I laughed incredulously at her account of being asked to use the lift reserved for pets: “I start to call it the Nazi elevator,” Bhagwati writes, without a hint of self-awareness. Did the editors not see the risk to their credibility in including chapters like these alongside more serious subject matter?
But then there are no obvious signs that much editing has taken place. The chapters have not been grouped by theme, meaning that essays on quite different topics rub up against one another with uncomfortable results, for instance when a rather vapid interview with an actress on representation in Hollywood is followed by an essay on women kidnapped by Isis to be used as sex slaves.
Early in the volume, a very good chapter by Soraya Nadia McDonald on the history of medical mistreatment of Black American women foregrounds the work of activist Loretta Ross. A hundred pages later, having mostly forgotten the details of this account, we come upon a very similar chapter written by — Loretta Ross. It took me several minutes to remember why this narrative sounded uncannily similar to one I’d read before, but then the chapters in this baggy and chaotic volume have a tendency to blur together.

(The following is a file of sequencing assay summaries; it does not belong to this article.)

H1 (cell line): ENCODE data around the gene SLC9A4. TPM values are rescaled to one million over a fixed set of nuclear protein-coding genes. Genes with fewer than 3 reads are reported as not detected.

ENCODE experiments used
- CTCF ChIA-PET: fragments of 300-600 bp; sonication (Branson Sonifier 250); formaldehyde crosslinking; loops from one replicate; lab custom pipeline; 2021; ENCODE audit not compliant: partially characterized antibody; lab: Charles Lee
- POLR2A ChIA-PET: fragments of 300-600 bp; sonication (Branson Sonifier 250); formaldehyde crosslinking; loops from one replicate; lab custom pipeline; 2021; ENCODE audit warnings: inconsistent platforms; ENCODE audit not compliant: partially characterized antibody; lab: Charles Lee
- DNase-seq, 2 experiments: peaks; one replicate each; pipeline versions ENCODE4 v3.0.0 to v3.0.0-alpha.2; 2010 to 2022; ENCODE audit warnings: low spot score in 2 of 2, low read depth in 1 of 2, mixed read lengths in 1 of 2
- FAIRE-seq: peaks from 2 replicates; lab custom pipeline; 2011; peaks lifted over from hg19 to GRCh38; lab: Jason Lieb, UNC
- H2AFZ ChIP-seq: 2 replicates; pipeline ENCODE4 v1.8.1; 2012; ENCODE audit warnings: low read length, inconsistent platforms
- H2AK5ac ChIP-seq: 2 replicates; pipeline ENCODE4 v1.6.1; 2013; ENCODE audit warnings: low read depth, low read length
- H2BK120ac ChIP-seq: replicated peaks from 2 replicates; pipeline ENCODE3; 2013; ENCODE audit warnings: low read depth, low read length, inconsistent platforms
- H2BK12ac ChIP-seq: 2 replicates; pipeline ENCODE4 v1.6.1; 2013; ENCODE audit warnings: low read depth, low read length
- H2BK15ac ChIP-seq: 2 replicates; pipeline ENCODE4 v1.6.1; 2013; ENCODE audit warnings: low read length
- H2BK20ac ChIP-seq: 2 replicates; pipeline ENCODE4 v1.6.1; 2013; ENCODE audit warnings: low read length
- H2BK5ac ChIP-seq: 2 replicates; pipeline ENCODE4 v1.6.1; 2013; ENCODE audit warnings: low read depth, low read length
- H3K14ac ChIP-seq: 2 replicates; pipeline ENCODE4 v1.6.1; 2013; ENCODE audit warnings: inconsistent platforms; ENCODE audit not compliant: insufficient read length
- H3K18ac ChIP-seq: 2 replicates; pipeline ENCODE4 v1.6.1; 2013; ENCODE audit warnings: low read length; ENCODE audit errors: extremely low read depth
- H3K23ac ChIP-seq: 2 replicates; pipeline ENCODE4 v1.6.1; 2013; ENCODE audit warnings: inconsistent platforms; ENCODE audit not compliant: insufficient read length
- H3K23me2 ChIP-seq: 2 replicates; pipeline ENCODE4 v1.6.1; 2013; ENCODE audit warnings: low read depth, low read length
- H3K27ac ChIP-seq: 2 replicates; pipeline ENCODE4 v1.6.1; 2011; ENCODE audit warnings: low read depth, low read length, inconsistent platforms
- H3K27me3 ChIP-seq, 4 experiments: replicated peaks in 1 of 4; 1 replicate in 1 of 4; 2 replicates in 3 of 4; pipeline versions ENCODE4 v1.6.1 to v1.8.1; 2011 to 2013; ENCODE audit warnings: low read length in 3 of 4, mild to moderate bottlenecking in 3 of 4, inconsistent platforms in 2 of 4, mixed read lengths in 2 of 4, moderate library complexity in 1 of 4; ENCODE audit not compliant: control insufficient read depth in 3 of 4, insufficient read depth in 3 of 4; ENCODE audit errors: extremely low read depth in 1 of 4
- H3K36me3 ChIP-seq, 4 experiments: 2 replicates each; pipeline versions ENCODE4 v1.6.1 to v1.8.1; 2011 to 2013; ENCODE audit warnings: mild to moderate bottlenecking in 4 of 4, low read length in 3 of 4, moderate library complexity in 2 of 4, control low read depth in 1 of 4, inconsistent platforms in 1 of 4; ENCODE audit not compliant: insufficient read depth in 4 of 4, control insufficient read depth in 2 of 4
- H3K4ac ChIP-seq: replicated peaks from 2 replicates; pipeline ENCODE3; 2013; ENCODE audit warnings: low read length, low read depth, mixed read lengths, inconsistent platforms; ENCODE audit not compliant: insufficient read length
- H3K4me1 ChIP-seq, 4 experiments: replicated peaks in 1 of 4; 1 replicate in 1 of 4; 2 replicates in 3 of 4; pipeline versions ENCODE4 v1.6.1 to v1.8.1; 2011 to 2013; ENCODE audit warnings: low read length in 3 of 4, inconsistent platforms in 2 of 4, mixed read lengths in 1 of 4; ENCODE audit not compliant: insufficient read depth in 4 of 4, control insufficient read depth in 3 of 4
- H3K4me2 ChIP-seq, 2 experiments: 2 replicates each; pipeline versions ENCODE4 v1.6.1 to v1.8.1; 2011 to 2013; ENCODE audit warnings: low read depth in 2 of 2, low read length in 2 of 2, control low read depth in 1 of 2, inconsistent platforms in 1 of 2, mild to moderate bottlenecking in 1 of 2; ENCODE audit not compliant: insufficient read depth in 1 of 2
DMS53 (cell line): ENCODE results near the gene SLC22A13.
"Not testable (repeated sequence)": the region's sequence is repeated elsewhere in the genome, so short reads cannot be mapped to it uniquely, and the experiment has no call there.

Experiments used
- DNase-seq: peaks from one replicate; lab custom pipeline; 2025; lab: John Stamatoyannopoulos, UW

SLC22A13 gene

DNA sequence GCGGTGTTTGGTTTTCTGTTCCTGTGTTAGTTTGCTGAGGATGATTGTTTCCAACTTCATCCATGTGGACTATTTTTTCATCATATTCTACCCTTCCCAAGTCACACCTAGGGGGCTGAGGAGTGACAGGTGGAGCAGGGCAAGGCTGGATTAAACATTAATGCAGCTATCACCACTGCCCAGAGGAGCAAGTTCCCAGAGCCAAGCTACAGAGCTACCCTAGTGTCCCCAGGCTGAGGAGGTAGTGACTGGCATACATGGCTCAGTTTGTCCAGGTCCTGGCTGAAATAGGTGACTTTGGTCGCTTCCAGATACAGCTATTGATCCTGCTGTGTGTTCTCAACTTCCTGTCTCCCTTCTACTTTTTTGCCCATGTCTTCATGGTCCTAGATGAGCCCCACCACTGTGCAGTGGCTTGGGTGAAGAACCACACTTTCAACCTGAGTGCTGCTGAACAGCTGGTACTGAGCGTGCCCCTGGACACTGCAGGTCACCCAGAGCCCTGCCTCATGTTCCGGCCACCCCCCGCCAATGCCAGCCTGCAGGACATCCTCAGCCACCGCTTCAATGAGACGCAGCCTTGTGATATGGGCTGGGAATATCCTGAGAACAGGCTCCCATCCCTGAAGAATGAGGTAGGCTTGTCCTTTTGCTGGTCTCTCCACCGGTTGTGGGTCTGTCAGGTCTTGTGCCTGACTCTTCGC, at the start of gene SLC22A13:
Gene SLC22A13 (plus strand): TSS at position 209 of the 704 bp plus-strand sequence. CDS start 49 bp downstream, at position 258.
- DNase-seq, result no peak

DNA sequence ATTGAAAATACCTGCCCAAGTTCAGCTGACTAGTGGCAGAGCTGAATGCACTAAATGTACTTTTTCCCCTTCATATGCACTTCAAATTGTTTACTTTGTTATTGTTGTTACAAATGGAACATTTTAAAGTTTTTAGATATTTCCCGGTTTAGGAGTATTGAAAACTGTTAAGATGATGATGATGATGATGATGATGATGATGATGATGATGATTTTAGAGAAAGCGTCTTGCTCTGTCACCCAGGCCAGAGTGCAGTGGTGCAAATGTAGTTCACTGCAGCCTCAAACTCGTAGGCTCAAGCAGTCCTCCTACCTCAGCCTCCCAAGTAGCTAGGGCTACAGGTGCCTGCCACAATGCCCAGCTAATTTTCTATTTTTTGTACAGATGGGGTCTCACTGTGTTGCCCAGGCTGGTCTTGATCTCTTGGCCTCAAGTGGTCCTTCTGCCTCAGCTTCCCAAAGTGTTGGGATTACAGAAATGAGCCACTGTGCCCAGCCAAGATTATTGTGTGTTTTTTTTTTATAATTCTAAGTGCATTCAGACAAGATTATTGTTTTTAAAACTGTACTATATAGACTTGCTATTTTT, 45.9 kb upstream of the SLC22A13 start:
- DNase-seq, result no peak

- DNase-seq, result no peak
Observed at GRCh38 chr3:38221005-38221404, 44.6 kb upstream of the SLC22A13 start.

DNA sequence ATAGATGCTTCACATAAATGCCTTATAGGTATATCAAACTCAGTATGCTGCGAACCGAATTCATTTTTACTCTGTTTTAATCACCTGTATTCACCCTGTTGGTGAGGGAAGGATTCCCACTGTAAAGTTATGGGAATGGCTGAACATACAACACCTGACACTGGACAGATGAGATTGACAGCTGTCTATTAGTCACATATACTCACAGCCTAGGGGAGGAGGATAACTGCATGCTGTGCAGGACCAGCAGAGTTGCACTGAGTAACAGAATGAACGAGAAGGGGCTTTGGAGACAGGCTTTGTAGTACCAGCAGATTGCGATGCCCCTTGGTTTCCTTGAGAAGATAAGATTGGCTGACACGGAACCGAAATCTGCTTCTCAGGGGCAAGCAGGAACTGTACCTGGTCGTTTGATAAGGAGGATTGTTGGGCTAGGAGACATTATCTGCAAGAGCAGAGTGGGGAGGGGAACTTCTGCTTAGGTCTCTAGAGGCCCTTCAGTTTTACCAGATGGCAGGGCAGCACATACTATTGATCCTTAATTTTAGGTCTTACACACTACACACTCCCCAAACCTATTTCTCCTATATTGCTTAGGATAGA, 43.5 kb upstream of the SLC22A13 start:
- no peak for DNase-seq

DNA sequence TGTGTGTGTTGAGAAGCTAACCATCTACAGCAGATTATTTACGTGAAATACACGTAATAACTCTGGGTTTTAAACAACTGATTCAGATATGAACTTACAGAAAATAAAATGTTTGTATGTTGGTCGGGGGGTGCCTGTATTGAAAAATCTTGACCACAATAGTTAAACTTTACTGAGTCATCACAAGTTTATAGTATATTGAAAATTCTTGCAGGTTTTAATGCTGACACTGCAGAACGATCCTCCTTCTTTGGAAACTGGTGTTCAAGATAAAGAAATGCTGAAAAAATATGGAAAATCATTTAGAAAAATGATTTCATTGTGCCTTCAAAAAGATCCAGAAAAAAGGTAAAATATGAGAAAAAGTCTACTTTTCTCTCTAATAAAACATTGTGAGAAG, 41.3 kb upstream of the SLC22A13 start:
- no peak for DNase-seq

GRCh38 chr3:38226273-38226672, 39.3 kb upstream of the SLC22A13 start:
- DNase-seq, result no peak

The writers limit themselves to milquetoast solutions to sexual violence, such as helping men overcome their “masculine insecurities”
A key problem with all of these essays, even the better ones, is that the writers seem reluctant to engage with the difficult questions raised by the problem of sexual violence. Not least, the question raised by the title of the volume: what would be the consequences if we were to follow the hashtag directive to #BelieveWomen when they make allegations of sexual abuse?